SpaceX was on the verge of finally landing a rocket upright, but in the last moments of Falcon 9's latest barge landing, it fell over. The company blames ice buildup to be the most probable culprit.
On Sunday, the rocket was launched from Vandenberg Air Force Base in California to deliver Jason-3 into orbit. SpaceX was hoping it would return the Earth upright on an ocean barge. Unfortunately, it did not.
At first, Falcon 9 touched down softly and upright, but a few seconds later, it came crashing down. It turns out the lockout collar did not lock on one of the four legs sturdily.
SpaceX founder Elon Musk posted a video on Instagram, where he also shared what may have gone wrong. "Root cause may have been ice buildup due to condensation from heavy fog at liftoff," he said.
The Jason-3 satellite — which Falcon 9 successfully delivered about 830 miles above the Earth — is a climate-monitoring device that will track sea level rise around the world. The satellite will also provide more accurate data about the upcoming tropical cyclones that may cause significant damage to America's coasts.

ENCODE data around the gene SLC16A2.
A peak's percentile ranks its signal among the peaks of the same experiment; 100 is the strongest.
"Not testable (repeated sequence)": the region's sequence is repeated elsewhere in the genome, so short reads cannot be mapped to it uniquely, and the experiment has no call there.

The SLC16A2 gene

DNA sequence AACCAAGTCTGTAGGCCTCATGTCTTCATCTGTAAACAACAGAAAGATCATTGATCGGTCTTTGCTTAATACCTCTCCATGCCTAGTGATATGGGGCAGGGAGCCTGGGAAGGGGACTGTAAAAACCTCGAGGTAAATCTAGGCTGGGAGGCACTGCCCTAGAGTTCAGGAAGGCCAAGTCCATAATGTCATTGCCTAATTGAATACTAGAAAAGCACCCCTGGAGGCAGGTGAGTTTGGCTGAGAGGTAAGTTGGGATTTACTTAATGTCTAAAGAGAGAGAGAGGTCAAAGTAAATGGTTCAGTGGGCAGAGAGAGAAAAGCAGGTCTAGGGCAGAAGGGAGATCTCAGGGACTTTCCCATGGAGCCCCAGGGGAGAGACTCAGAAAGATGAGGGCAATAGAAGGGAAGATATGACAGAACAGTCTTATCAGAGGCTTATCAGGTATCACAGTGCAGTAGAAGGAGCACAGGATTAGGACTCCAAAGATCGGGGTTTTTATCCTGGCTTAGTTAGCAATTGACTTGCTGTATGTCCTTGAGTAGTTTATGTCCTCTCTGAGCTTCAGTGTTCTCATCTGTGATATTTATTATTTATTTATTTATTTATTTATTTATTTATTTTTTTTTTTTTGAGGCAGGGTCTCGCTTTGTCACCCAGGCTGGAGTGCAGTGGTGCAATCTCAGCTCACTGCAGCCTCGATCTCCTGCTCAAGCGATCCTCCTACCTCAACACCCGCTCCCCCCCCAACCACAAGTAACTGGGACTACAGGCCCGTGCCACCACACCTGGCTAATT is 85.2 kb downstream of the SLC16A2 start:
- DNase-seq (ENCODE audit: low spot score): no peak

Although Sunday's event was the first bid to land a rocket in the Pacific Ocean, it is not the first imperfect landing for SpaceX.
In January 2015, SpaceX was tasked to deliver CRS-5 into orbit. The rocket came back to Earth in an extremely swift motion that it landed too hard on the deck and eventually exploded. The reason for this was the rocket ran out of hydraulic fluid.
The second attempt was in April 2015, where SpaceX delivered CRS-6 into orbit. The landing was much softer than the first, but it came in an extremely lateral angle causing it to tip off and explode as well.
The main vision of SpaceX is to make space launch more affordable by reusing rockets instead of letting it crash to the ocean, but the failed rocket landings are direct setbacks for the company's goals.
Despite the letdowns, SpaceX still has about 60 more launches scheduled, which is said to cost more than $8 billion. The company also wants to try landing rockets both on the ground and on ocean platforms to cater to a variety of space missions.
Photo: SpaceX Photos | Flickr